By: Steve Pulaski
Every few years, a big studio decides to roll the dice on a movie based on a true story by casting the individuals involved in the real-life event. Clint Eastwood's The 15:17 to Paris is the most recent mainstream film to make the bold move since Relativity Media decided to cast active duty U.S. Navy SEALs in their film Act of Valor.
This is a move that's long mystified me. Outside of marketing campaigns and studio-houses making good use of their film's paratext, casting individuals who aren't actors in a questionable attempt for narrative authenticity only serves as a detriment to the film's acting quality. If you saw Act of Valor, answer this question honestly: would the experience have been any less authentic or as impacting to you if Relativity assembled a cast of handsome twentysomething actors from other films you'd never seen before as opposed to active soldiers?
In regards to The 15:17 to Paris, the film would've certainly benefited if Eastwood and Warner Bros. had not cast the heroes that prevented the 2015 attack on a Thalys train en route to Paris from Amsterdam, but it wouldn't have been its savior. There is so much wrong with Eastwood's paltry effort to humanize Spencer Stone, Alek Skarlatos, and Anthony Sadler, three California kids who stopped an armed train-robber and saved a man from succumbing to intense blood-loss upon being shot, that even his inability to coach actors through their performances is just one of the many links in the mediocre chain. The three men needed the firm but freeing hands of Richard Linklater or David Gordon Green to compensate for their inexperience in front of the camera by playing to their skills, but with Dorothy Blyskal's script and Blu Murray's erratic editing, The 15:17 to Paris ironically becomes a cinematic trainwreck.
We begin by seeing the humble beginnings of Spencer, Alek, and Anthony, three spunky kids who loved playing war with Airsoft guns and rebelling against the strict code of conduct at their private Christian middle-school. The three struck a bond that withstood their separate paths later in life. Spencer wanted to seize his calling for helping people in need by joining the military, while Alek joined the National Guard and Anthony went off to college. The bulk of the film shows the men reconnecting in 2015 by taking a trip overseas, traveling to Rome and Amsterdam before catching a train to Paris, where their selfless heroism undoubtedly saved countless lives.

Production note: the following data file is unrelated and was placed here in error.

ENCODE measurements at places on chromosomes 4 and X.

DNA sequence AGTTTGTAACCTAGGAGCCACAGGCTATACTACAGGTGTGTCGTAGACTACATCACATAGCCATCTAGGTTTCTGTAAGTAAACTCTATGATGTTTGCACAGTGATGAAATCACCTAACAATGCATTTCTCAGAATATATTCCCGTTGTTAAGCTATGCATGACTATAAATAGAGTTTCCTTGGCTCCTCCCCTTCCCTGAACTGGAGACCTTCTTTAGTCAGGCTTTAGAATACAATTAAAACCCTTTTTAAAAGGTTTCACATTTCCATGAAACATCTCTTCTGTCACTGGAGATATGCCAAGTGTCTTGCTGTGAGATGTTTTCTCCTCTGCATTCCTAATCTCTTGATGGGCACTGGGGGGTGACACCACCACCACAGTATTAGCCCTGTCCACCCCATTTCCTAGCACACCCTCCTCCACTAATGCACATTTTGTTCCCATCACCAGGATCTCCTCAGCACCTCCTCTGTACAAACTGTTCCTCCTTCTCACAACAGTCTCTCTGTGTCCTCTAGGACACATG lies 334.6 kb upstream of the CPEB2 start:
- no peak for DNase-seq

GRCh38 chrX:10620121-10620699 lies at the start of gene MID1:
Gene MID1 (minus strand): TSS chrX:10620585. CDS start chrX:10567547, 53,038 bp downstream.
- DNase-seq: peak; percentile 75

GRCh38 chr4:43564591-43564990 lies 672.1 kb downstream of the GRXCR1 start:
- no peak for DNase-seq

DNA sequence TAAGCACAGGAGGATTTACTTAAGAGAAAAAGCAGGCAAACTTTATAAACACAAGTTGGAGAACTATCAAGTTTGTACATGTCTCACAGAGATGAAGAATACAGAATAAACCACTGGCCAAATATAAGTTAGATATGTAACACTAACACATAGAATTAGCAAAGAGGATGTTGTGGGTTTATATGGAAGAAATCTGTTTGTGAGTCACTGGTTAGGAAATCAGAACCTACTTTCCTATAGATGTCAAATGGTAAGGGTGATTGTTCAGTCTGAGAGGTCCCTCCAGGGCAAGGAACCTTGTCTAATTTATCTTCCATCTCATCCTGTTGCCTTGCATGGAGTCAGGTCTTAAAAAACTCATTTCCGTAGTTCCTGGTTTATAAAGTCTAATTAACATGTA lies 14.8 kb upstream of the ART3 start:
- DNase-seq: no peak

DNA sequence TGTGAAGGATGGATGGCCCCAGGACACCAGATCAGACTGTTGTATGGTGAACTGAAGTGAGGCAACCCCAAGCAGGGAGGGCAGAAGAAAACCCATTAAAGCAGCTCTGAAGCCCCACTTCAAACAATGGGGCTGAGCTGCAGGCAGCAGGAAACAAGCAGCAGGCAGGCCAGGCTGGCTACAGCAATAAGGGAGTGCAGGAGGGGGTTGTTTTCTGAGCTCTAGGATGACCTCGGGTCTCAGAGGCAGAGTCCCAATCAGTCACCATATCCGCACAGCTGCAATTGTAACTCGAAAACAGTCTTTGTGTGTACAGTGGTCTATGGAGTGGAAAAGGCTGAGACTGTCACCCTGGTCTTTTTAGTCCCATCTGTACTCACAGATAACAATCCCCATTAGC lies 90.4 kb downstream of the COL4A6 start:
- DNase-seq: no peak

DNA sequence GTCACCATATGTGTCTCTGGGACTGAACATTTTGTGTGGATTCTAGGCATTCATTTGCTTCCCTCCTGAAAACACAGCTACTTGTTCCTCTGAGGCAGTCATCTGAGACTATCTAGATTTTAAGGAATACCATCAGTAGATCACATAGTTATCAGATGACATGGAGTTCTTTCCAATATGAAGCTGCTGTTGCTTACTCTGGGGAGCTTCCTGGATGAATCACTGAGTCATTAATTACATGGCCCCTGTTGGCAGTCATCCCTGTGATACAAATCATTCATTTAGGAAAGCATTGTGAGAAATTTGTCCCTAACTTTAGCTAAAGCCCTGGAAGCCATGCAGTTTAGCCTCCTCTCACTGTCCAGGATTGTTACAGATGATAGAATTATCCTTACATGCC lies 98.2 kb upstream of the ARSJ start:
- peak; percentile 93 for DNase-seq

Humanizing Stone, Skarlatos, and Sadler is a novel concept, and yet, Eastwood and Blyskal fumble the opportunity in many ways. The film's pacing is utterly perplexing as it frequently flashes-forward, seemingly at random, to the train attack while the men are still in grade-school or beginning their respective journeys as young adults. There's no rhyme nor reason to these interjections. Eastwood has never been the best at pacing his stories (just look to American Sniperfor a good example of another botched job), but he is given no assistance by his editor, Murray, who disregards coherency by jumbling the chronology.
In addition, the scenes where Spencer, Alek, and Anthony see the Coliseum and the bombastic Amsterdam nightclubs adds nothing to their story. Why must we bear witness to Spencer and Anthony take selfies on riverboats and catalog their adventures getting gelato and drinking copious amounts of red wine? These sequences are monotonous, and by the umpteenth time the men try to inspire some intensely deep moment of self-reflection (Spencer blurting out a line about life catapulting him in different directions while smoking a cigarette echoes the worst tendencies of meta Linklater dialog), you wonder if Blyskal at one point forgot she was making a movie about a train attack. Thankfully, she devotes about 15 minutes of an already slight 89 minute movie to the famous attack, and then another five minutes of the men being awarded the Légion d'honneur award, so the film's marketing campaign doesn't seem so extraordinarily off-base from the film itself actually is.
But then there's the acting from Stone, Skarlatos, and Sadler, which is bad, as one would probably assume. The men are, at best, competent presences on-screen, but their line delivery and treatment of the dramatic moments in the film leave a lot to be desired. At times I wonder if they were really comfortable recreating the event and trying to go through the motions of their actions, now with the added benefit (?) of hindsight, for the entertainment of an audience. It's sad to say, but almost the entire film is brought down by the inexperience of the three main performers.
The 15:17 to Paris, in its odd commitment to capturing the banality of everyday life by showing ordinary people are just as terrible at acting as we'd believe they'd be in theory, sometimes appears as if it is a cheap Army recruitment video within one of those dreadful independent Christian films. Consider a line early in the film when one of the boys' mothers claims, "my God is bigger than your statistics" when Spencer and Alek's teacher suggests the boys are among many children who suffer from ADD. Inclusions like this show Eastwood and company come with a political and social agenda. Maybe in an effort to be unbiased, its core audience will blast the film for yet again politicizing their entertainment. That would be the day indeed.